'Girl in Progress' shows a different Latina image
Director Patricia Riggen's family drama resonates, especially with Austin-based group Latinitas
All eyes were on Guadalajara, Mexico-born director Patricia Riggen when her 2007 feature film "Under the Same Moon" pulled off the highest grossing opening weekend ($2.6 million) ever for a Spanish-language film in the United States. Riggen's first feature resonated with audiences across cultures and opened the Hollywood door for her latest film, "Girl in Progress."
The English-language family drama (starring Eva Mendes, Patricia Arquette, Matthew Modine, Eugenio Derbez and Cierra Ramirez) opens today and has already captured local attention from Latinitas, an Austin-based group dedicated to empowering young Latinas. Latinitas co-sponsored the film's Austin screening with Cine Las Americas last month, bringing together about 100 Latinitas youths and supporters.
In "Girl in Progress," a teenage girl named Ansiedad (played by actress Cierra Ramirez, formerly of Disney Channel's "Suite Life of Zack and Cody") desperately devises a misguided plan to abandon her childhood by checking off a list of typical rites of passage that she thinks will put her on the fast track to adulthood. Meanwhile, her single mother, Grace (Eva Mendes), is too busy juggling two jobs and an affair to notice her daughter's troubling transformation.
Bringing "Girl in Progress" to Latinitas' members meant the chance to show the girls realistic images of Latinas on the big screen. "Even at an early age they have an awareness of their lack of presence in media and film and how their presence is skewed and very stereotypical," said Latinitas co-founder and chief operating officer Laura Donnelly Gonzalez. "They do read the messages that they are supposed to be sexy, feisty or criminals, and that's pretty much as far as the American lens has stretched to show what a Latina can be."
For Riggen, it was important that the film convey a message that transcended cultures — one about the complex relationship between teenage daughters and mothers and how to defeat painful obstacles to find the love buried underneath.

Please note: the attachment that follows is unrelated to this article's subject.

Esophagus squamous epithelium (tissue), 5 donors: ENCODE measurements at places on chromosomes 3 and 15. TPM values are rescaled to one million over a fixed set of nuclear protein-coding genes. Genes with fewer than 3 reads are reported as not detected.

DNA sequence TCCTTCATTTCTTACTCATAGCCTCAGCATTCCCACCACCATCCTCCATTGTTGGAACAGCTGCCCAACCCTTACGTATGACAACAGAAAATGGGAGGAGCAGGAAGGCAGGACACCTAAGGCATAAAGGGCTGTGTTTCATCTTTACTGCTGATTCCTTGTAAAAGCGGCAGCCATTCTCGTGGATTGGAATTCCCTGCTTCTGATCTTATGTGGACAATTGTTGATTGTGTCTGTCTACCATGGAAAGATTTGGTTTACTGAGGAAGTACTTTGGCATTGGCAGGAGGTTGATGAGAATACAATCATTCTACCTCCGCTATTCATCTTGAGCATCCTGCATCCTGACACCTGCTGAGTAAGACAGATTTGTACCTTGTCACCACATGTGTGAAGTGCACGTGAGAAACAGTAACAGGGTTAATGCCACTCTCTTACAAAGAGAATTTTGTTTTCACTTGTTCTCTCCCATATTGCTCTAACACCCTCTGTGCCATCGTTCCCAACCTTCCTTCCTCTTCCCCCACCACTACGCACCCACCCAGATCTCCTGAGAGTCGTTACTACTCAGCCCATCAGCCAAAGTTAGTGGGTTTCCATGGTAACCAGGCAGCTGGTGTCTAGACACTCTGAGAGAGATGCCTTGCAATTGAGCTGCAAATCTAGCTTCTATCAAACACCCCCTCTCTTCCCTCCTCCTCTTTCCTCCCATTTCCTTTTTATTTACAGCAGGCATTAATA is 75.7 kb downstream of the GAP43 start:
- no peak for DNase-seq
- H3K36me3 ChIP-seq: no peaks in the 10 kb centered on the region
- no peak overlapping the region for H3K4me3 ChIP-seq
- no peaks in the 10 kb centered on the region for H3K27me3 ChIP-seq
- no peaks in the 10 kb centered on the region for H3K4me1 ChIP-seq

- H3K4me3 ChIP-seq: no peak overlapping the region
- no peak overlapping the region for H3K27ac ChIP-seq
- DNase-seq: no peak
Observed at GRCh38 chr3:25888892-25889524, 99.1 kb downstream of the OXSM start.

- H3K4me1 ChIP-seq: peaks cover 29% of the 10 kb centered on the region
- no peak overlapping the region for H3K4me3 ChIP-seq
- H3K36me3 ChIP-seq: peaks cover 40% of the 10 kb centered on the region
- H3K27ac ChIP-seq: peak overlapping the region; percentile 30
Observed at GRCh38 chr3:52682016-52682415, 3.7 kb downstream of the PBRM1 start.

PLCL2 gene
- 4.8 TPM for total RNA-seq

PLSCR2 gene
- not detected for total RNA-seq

When Riggen read the original screenplay, she was immediately attracted to the clever writing and premise, which unfolds like a story within a story as Ansiedad stages her own coming-of-age tale to resemble those she learned about in school.
"It was complicated to make it work in the shoot because the girl goes through all these different personalities — from innocent to geek to bad girl to bully," Riggen said. "She's playing roles within her role, so it was challenging and interesting."
But Houston-native Ramirez's portrayal of the rebellious teen impressed Riggen so much that she said the young actress, who is now on ABC Family's "The Secret Life of the American Teenager," was on her way to a promising career.
The film's short Vancouver shooting schedule — 22 days — made for a challenging six-month project. "There's no room to breathe," Riggen said. "There's just room to shoot and get out," she said, adding that it also left little wiggle room in the editing room. But the project moved forward with Riggen's vision.
"The movie addresses some pretty complex and specific experiences, and they hit it right on the nose with all those nuances that make this a transcendent family drama," Donnelly Gonzalez said. "But it's also unique because some of those experiences are exclusive to this new generation of Latinas in the United States."
Screening the film to Latinitas youths as well as providing the opportunity to participate in a Q&A discussion with Riggen sent a powerful message, according to Donnelly Gonzalez.
"It's not like they hear about Latinas in production or direction. They see the ones in front of the camera," Donnelly Gonzalez said. "These girls are so starved, in some ways, for role models in professions and crafts that they are not exposed to, so to see it humanized and also see a Latina's face and identity (on screen) just blew them away."
Few Hollywood movies, Riggen said, speak to the female experience in realistic ways. More female leadership in some of Hollywood's top jobs, as well as more female directors and writers, would help improve this.
"It's a huge deal for this movie to come out," Donnelly Gonzalez said. "I just don't think that mainstream media understand how little they address the realistic image of a young Latina. She's not in a gang shooting somebody; she's a regular teenager who can be smart, moody and beautiful. Those are the kind of images I know that girls at Latinitas need to see more of."
Contact Nancy Flores at 912-2559.
Rating: PG-13 for adult themes, drinking. Running time: 1 hour, 24 minutes. Theaters: AMC Barton Creek, Cinemark Tinseltown, Cinemark Southpark Meadows, Cinemark Cedar Park, Cinemark Pflugerville.